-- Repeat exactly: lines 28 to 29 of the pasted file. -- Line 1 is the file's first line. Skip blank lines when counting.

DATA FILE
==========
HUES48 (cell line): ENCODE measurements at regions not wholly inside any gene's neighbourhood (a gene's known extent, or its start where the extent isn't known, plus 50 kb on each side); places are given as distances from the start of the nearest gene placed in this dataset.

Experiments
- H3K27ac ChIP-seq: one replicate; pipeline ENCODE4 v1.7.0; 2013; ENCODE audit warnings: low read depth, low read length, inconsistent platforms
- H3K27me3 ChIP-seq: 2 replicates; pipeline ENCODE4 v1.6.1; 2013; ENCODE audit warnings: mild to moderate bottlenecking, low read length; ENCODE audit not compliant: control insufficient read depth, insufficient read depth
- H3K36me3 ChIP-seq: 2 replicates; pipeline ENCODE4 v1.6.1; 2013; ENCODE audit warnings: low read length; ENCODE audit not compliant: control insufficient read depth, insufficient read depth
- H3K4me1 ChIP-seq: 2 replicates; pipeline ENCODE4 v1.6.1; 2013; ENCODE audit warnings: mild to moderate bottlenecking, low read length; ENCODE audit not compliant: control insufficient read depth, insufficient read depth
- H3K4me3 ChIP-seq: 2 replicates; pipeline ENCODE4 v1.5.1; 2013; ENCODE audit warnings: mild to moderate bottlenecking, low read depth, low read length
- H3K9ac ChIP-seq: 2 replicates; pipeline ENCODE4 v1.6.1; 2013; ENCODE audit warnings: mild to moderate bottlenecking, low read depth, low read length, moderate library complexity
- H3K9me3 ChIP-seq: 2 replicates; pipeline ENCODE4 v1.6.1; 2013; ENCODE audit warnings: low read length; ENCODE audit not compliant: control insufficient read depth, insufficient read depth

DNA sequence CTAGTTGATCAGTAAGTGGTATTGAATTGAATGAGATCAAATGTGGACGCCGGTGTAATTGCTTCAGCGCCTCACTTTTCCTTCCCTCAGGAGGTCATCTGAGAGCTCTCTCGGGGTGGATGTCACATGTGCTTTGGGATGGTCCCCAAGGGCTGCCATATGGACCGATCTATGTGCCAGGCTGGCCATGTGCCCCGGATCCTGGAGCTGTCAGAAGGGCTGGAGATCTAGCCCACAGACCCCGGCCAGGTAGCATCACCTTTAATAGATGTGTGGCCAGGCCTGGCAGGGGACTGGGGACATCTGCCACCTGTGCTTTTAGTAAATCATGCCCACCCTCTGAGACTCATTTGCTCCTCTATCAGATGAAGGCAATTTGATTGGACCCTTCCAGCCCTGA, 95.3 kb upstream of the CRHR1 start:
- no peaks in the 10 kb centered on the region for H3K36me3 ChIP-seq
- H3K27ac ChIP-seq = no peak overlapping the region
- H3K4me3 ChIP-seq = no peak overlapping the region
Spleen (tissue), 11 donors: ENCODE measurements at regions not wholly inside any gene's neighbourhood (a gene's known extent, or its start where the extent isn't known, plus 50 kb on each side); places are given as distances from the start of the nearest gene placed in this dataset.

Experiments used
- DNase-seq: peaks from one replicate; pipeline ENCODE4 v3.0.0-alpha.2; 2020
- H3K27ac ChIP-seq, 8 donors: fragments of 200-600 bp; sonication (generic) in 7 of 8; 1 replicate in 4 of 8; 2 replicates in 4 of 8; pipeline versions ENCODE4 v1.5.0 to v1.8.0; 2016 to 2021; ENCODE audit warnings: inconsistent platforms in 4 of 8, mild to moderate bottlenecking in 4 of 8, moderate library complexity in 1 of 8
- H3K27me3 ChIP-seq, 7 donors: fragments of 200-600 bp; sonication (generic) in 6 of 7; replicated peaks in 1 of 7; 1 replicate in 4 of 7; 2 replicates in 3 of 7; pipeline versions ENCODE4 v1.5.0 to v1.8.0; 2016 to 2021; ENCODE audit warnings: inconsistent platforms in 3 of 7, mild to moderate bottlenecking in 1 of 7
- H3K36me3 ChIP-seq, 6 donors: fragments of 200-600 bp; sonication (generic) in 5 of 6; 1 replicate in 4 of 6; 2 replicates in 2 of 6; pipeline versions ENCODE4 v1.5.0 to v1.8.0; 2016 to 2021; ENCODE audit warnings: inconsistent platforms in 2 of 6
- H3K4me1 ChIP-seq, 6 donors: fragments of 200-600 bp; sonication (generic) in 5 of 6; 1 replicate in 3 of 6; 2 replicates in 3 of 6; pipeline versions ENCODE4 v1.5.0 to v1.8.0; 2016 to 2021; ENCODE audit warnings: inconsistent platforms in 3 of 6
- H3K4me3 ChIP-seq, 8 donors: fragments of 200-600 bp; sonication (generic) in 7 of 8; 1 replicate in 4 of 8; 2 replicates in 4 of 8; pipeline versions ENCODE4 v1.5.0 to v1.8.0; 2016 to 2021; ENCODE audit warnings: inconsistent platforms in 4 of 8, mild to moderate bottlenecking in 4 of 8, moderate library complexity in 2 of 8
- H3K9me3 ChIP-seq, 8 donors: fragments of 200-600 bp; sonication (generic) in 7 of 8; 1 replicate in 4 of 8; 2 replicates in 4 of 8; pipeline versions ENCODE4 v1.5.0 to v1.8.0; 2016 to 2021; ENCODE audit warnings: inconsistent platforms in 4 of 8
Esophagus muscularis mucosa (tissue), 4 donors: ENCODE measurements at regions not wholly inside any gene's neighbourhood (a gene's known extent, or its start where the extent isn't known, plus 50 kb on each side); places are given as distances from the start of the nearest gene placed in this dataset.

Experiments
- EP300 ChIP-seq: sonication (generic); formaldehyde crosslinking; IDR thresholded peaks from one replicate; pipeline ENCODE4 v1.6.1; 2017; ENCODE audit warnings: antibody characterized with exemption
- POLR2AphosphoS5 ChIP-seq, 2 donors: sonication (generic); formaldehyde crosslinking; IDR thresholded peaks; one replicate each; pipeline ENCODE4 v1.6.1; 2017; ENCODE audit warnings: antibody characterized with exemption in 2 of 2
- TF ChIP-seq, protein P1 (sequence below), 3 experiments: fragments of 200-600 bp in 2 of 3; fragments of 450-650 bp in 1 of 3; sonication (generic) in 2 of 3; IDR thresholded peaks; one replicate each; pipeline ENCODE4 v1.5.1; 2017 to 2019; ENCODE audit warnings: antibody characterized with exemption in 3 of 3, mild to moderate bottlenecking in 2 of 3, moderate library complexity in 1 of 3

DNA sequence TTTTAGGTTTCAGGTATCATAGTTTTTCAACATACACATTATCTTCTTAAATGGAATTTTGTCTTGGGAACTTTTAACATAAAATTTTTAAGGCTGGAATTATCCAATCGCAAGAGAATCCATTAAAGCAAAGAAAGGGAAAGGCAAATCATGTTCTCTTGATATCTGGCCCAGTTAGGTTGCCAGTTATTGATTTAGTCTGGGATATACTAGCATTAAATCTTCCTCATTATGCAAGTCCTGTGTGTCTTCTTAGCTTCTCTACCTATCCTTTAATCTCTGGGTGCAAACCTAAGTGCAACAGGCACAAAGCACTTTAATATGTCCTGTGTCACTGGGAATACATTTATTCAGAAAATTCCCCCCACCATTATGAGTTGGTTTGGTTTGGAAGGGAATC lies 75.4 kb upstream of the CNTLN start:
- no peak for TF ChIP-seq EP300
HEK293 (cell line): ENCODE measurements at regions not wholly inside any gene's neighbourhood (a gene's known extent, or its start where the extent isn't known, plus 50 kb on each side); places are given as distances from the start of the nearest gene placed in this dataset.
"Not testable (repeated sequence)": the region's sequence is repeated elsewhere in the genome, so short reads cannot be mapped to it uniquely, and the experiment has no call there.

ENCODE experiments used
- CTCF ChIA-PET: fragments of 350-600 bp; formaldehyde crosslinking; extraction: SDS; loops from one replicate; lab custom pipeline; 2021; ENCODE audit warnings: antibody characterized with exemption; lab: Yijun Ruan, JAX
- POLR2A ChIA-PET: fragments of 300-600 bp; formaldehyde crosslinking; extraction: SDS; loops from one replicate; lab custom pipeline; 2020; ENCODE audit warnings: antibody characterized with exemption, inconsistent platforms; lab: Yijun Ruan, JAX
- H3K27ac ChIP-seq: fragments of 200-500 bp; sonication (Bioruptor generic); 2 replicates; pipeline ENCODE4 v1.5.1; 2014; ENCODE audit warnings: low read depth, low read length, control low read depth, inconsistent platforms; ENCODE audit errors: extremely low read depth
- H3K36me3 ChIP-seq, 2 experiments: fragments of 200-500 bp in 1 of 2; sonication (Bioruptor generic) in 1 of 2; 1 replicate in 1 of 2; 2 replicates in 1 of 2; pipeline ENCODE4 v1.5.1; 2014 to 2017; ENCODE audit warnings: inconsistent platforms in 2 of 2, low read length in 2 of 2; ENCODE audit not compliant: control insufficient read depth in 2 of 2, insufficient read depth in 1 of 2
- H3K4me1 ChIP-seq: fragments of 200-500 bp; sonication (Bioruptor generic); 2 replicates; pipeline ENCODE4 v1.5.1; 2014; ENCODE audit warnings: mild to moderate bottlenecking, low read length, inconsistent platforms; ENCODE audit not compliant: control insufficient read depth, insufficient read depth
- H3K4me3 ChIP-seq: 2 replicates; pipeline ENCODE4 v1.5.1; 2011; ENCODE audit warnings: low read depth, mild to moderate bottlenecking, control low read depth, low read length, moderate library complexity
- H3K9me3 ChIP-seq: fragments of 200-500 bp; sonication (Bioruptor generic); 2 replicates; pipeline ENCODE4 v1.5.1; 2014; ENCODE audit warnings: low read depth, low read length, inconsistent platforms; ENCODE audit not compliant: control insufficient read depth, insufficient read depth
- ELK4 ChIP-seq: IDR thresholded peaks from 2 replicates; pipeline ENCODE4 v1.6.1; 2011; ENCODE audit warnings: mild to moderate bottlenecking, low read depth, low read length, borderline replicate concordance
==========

DNA sequence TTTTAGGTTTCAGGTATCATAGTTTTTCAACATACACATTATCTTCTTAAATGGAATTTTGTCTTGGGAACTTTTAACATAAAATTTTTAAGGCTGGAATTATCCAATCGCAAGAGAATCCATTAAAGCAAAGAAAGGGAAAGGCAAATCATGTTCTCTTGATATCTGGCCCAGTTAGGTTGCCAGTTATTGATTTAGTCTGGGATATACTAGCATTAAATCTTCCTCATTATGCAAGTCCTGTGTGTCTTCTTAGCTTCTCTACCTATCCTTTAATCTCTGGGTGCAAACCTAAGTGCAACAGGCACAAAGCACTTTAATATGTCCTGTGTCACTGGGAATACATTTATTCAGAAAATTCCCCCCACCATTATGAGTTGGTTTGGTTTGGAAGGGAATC lies 75.4 kb upstream of the CNTLN start:
- no peak for TF ChIP-seq EP300